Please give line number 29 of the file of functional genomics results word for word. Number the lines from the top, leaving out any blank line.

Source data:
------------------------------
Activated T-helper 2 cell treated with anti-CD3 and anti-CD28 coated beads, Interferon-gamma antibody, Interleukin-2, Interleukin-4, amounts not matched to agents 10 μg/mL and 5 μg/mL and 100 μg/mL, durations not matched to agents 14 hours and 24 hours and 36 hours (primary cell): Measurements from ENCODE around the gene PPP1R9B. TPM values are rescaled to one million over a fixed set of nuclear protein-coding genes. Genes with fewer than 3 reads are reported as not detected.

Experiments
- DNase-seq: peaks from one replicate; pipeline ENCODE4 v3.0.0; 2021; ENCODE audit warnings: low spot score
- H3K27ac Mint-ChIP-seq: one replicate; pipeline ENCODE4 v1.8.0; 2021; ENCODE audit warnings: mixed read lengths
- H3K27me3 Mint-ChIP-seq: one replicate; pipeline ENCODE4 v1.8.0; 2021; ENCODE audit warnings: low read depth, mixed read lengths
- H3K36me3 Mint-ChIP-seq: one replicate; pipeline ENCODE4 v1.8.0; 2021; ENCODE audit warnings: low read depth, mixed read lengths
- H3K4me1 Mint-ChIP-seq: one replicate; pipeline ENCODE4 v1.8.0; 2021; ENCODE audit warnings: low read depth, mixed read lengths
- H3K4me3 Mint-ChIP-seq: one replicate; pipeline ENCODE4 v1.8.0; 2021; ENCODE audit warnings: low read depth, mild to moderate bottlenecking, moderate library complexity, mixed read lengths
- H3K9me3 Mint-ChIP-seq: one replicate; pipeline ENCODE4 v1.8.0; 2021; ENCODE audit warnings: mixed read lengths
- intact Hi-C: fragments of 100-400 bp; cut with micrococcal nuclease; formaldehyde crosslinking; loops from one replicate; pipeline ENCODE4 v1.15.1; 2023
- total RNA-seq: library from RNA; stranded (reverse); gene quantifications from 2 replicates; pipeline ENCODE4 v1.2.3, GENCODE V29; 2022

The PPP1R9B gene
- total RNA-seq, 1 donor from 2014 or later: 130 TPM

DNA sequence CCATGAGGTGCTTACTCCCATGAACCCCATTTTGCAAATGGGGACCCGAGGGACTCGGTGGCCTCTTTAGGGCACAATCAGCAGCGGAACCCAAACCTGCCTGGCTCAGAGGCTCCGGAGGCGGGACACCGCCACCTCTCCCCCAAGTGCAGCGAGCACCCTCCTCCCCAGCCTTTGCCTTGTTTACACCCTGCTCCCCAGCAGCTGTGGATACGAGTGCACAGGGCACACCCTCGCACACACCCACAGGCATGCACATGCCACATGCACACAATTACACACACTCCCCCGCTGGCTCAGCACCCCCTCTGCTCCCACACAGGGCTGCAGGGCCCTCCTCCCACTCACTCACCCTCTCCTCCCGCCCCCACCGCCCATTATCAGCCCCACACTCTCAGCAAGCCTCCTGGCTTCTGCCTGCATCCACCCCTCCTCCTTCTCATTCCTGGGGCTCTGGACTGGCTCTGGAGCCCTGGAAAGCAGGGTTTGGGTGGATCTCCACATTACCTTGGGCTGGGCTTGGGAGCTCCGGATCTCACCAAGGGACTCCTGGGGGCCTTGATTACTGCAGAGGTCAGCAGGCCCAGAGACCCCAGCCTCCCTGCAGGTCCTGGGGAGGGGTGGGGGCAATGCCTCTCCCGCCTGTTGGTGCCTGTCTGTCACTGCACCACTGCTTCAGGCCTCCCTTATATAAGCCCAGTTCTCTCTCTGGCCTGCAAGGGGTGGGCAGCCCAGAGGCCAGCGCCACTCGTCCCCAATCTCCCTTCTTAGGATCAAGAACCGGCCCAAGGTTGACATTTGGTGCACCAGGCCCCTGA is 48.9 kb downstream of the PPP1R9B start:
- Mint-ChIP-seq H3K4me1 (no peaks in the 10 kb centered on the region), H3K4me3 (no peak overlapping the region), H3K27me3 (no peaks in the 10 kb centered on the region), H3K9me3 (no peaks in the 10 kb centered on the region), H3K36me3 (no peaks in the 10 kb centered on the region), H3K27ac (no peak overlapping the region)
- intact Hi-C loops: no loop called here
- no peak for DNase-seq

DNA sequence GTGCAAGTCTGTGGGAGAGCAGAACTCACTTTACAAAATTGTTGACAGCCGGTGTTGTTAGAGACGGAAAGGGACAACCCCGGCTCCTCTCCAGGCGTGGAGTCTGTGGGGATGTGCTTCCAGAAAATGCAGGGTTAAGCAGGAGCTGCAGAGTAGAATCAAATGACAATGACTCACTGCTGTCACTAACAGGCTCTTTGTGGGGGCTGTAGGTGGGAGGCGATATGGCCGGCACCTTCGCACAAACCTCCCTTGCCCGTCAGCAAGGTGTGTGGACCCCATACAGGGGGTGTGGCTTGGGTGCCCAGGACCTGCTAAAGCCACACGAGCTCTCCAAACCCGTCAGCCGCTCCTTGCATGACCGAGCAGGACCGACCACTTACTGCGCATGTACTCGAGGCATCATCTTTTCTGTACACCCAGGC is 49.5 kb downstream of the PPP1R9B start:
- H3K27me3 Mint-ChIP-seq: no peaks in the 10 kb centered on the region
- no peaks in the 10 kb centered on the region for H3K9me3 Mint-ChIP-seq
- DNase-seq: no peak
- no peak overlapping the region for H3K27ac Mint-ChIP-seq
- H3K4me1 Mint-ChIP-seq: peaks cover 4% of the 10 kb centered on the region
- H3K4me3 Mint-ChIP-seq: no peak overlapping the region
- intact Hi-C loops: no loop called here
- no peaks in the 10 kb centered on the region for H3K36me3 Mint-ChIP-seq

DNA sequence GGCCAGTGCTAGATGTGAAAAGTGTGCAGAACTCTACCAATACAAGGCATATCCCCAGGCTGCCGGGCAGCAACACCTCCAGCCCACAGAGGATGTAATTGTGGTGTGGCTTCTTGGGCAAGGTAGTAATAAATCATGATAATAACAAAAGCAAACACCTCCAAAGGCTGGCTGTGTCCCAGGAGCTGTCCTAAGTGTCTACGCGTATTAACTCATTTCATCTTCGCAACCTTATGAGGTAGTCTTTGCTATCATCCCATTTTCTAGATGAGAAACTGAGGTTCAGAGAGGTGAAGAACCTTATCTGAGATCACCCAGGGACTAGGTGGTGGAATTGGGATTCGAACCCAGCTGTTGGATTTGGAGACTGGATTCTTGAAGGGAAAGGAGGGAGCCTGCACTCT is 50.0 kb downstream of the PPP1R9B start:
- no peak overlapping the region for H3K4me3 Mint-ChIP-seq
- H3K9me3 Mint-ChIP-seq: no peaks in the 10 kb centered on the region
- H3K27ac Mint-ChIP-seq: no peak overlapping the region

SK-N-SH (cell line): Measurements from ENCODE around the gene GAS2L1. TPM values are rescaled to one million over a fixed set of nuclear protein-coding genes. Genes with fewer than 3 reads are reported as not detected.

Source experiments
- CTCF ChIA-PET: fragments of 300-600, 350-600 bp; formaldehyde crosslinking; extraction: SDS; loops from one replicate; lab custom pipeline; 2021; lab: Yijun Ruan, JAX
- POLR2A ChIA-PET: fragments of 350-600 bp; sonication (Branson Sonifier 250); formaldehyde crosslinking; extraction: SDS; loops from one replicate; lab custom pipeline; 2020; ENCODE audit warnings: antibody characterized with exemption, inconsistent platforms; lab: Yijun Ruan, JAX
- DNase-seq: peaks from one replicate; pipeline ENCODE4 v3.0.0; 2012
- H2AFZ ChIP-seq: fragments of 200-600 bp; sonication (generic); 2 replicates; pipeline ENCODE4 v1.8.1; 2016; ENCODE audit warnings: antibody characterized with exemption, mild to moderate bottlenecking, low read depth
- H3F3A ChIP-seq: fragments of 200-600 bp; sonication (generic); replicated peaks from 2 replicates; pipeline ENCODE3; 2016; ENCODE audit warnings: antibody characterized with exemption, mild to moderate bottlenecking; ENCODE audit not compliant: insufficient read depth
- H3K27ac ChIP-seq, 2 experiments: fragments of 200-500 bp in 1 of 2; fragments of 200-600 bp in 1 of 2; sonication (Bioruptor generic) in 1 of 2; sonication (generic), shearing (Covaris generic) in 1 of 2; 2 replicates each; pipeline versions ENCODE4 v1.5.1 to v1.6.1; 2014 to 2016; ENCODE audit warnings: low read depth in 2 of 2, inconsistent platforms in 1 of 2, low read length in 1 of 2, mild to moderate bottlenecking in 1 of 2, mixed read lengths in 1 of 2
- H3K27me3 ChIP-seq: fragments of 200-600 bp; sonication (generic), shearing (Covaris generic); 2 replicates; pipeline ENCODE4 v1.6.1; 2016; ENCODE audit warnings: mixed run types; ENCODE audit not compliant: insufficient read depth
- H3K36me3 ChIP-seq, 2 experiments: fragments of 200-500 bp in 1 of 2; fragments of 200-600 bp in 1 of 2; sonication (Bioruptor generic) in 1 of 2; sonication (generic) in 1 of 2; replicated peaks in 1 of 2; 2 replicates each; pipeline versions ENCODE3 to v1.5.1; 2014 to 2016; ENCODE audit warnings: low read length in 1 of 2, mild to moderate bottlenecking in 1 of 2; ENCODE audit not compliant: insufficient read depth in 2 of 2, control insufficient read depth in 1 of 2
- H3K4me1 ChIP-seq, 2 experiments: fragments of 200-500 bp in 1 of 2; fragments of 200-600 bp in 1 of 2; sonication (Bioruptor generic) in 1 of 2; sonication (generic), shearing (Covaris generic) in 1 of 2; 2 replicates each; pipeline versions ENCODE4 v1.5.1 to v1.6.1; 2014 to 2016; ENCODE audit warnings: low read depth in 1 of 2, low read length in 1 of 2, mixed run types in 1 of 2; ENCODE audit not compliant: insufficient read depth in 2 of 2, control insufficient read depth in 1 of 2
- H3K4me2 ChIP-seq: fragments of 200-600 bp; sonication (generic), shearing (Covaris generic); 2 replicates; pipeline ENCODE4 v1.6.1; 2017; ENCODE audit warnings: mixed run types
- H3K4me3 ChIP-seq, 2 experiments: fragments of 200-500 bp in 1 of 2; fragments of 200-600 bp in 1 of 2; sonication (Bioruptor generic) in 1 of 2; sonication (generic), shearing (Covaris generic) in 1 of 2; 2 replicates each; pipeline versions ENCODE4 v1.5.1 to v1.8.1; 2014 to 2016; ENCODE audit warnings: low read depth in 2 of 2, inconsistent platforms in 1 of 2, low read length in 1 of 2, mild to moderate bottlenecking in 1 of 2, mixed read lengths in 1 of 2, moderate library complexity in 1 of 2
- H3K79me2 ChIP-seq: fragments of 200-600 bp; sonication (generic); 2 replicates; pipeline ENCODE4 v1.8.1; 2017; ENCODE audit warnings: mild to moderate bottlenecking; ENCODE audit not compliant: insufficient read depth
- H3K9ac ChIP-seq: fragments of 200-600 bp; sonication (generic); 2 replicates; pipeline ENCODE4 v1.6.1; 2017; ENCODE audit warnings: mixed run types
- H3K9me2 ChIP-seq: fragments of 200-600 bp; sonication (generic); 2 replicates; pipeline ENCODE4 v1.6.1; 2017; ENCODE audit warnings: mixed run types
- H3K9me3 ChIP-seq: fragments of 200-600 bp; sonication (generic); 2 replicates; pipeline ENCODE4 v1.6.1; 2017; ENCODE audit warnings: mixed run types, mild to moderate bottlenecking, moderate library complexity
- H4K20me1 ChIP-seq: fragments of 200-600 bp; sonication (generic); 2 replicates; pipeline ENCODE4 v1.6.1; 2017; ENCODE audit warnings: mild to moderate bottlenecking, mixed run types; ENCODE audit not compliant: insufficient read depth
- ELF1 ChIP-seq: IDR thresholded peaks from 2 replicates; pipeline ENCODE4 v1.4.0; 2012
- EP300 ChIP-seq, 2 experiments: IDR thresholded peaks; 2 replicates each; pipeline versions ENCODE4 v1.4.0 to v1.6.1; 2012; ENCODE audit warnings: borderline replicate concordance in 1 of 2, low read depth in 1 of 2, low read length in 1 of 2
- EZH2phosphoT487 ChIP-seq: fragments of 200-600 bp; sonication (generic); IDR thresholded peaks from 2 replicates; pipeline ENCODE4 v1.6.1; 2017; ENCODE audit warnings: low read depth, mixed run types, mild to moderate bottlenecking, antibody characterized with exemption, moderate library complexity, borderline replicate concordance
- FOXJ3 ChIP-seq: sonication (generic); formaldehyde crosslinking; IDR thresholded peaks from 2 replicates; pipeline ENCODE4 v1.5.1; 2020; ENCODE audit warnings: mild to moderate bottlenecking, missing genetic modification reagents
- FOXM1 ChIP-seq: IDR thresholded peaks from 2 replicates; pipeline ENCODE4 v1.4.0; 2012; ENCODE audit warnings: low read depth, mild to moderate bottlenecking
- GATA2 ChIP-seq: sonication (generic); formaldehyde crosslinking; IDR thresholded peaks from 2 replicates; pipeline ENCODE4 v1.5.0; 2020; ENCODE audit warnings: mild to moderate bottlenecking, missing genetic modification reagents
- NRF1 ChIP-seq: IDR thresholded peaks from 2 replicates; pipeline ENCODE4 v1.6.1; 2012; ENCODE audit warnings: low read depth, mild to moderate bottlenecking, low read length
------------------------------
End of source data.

- H3K9me3 Mint-ChIP-seq: no peaks in the 10 kb centered on the region